Emhemmed, Adel Saad
Performance enhancement of G-band micromachined printed antennas for MMIC integration.
PhD thesis, University of Glasgow.
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The objective of the work of this thesis is to design, fabricate, and characterise high performance micromachined antennas with fixed and reconfigurable bandwidth. The developed integrated antennas are suitable for MMICs integration at millimetre wave frequencies (G-band) on MMICs technology substrates (i.e GaAs, Si, InP). This work is done through a review of the scientific literature on the subject, and the design, simulation, fabrication and experimental verification, of various suitable designs of antenna.
The novel design of the antennas in this work is based on elevated antenna structures in which the radiator is physically micromachined above the substrate. The antenna design schemes offer a suitable method to integrate an antenna with other MMICs. Further, this method eliminates undesired substrate effects, which degrades the antenna performance drastically. Also in this work we have for the first time realized different micromachined antenna topologies with different novel feeding mechanisms - offering more degrees of freedom for antenna design and enhancing the antenna performance. Experimental and simulation results are provided to demonstrate the effectiveness of the proposed antenna designs and topologies in this work.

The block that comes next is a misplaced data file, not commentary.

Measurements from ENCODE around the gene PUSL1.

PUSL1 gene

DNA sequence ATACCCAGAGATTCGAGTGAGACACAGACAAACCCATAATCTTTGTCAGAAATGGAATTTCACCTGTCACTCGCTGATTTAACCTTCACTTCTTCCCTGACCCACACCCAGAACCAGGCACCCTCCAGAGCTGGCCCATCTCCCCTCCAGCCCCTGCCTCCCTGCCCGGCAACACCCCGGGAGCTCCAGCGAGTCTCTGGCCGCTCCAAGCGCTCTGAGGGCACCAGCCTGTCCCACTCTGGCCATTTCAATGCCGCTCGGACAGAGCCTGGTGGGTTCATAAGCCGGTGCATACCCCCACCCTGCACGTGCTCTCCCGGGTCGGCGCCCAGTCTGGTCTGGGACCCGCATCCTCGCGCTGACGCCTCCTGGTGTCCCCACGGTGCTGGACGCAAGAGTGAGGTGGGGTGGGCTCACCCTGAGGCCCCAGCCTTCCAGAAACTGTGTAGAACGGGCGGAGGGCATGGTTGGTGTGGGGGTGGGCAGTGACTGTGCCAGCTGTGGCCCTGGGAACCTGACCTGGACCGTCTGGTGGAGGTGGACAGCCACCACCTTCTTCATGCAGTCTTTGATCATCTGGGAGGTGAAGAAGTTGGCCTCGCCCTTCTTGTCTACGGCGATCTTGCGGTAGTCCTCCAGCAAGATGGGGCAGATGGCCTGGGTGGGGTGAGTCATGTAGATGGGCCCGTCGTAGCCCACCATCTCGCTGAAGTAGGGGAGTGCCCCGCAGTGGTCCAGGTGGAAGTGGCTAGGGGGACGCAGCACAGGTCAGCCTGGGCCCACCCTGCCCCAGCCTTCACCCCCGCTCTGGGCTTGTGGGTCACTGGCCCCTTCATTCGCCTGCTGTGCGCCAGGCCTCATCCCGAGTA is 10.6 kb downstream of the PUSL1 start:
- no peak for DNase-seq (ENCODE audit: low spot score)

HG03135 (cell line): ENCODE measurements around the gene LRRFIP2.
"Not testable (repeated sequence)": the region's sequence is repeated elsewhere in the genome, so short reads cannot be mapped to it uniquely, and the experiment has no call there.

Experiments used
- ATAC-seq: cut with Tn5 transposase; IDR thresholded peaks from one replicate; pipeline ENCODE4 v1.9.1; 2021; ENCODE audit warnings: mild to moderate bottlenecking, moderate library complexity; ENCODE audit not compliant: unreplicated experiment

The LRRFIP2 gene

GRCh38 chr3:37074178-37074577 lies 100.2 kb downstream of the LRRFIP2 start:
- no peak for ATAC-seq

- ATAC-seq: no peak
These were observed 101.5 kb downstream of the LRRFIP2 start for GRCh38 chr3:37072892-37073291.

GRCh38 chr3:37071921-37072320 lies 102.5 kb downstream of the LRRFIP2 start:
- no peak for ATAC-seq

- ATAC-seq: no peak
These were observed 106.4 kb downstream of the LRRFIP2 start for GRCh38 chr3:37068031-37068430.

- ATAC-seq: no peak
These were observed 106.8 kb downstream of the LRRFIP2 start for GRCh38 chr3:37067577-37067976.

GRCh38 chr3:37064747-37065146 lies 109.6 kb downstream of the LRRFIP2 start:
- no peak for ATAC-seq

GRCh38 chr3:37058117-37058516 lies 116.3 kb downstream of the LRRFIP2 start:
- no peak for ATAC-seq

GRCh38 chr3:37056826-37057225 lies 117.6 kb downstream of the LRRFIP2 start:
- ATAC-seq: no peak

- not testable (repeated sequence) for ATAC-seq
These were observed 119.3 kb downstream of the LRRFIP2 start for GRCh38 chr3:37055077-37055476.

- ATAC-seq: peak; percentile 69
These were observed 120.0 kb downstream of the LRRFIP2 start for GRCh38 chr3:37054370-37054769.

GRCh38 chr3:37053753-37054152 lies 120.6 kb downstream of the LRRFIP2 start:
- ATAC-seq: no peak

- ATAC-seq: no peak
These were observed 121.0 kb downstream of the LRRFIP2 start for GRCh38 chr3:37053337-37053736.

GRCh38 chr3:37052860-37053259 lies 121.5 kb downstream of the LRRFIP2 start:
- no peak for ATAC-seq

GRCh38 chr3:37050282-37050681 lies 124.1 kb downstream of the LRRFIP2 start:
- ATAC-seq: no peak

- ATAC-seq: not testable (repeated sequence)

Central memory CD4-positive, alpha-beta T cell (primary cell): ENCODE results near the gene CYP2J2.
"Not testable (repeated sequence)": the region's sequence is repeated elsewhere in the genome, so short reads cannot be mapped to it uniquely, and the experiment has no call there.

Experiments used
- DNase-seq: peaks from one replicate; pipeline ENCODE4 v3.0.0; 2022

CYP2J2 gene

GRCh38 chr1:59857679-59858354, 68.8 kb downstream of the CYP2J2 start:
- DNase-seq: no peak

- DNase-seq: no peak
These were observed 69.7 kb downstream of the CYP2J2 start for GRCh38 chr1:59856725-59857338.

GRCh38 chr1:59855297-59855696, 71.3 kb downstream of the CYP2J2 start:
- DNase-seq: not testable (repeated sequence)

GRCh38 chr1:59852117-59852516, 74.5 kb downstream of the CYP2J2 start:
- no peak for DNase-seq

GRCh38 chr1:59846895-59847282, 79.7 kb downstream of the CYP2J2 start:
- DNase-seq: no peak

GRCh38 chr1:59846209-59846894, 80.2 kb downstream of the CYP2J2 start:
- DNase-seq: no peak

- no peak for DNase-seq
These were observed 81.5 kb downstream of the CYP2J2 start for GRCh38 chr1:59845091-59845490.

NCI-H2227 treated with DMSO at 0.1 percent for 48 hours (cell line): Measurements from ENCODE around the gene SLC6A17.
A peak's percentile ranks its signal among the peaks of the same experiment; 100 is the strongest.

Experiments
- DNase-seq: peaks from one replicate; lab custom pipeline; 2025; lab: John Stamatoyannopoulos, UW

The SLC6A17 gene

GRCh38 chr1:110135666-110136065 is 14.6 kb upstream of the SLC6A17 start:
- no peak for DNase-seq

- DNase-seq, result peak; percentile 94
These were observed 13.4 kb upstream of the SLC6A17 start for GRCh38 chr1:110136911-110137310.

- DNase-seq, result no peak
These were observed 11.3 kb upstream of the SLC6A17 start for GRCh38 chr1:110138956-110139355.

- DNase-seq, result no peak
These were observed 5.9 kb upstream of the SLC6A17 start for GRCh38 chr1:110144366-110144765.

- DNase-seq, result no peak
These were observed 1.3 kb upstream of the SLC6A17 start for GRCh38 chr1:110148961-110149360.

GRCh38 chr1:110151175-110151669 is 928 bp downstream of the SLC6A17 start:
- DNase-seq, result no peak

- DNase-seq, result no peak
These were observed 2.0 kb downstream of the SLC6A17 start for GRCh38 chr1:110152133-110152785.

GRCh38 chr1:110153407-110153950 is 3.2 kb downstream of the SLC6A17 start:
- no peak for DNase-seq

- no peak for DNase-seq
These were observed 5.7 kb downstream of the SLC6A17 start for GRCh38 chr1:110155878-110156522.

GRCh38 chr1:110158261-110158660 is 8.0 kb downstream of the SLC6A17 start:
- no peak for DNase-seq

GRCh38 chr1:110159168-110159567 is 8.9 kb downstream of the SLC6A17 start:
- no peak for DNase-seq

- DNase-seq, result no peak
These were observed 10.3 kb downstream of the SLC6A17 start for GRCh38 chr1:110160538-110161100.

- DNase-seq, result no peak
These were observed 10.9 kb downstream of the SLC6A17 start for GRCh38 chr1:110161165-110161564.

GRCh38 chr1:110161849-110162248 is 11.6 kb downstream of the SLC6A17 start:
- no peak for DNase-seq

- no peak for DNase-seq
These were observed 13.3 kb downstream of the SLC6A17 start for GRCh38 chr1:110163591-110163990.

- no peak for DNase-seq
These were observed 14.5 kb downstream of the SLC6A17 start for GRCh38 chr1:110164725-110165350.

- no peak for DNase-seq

A new approach for fabricating printed antennas is introduced in this work to fulfil the fabrication process requirements. It provides a new method for the fabrication of 3-D multilevel structures with variable heights, without etching the substrate. Further, the height of the elevated structures can be specified in the process and can vary by several microns, regardless of the substrate used. This can be used to further enhance the bandwidth and gain of the antenna - avoiding substrate thinning and via holes, and increasing the fabrication yield. Thus, the elevated antenna can meet different application requirements and can be utilized as a substrate independent solution.
In this work we have introduced the concept of reconfigurable antennas at millimetre wave band. Also, we have investigated various aspects associated with lowering the pull-down voltage and overcoming the stiction problem of MEMS switches required for the proposed reconfigurable antennas. This was achieved by developing MEMS technology which can be integrated with MMICs fabrication process. Two novel reconfigurable elevated patch antenna topologies were designed to demonstrate the developed technology and their performances were discussed. The result we obtained from this work demonstrates the feasibility of MEMS reconfigurable printed antennas at G-band frequencies. This will open a new field in MMICs technology and increasing system integration capabilities and functionality.
The devolved technology in this thesis could be utilized in many unique applications including short range high data rate communication systems and high-resolution passive and active millimetre-wave imaging.
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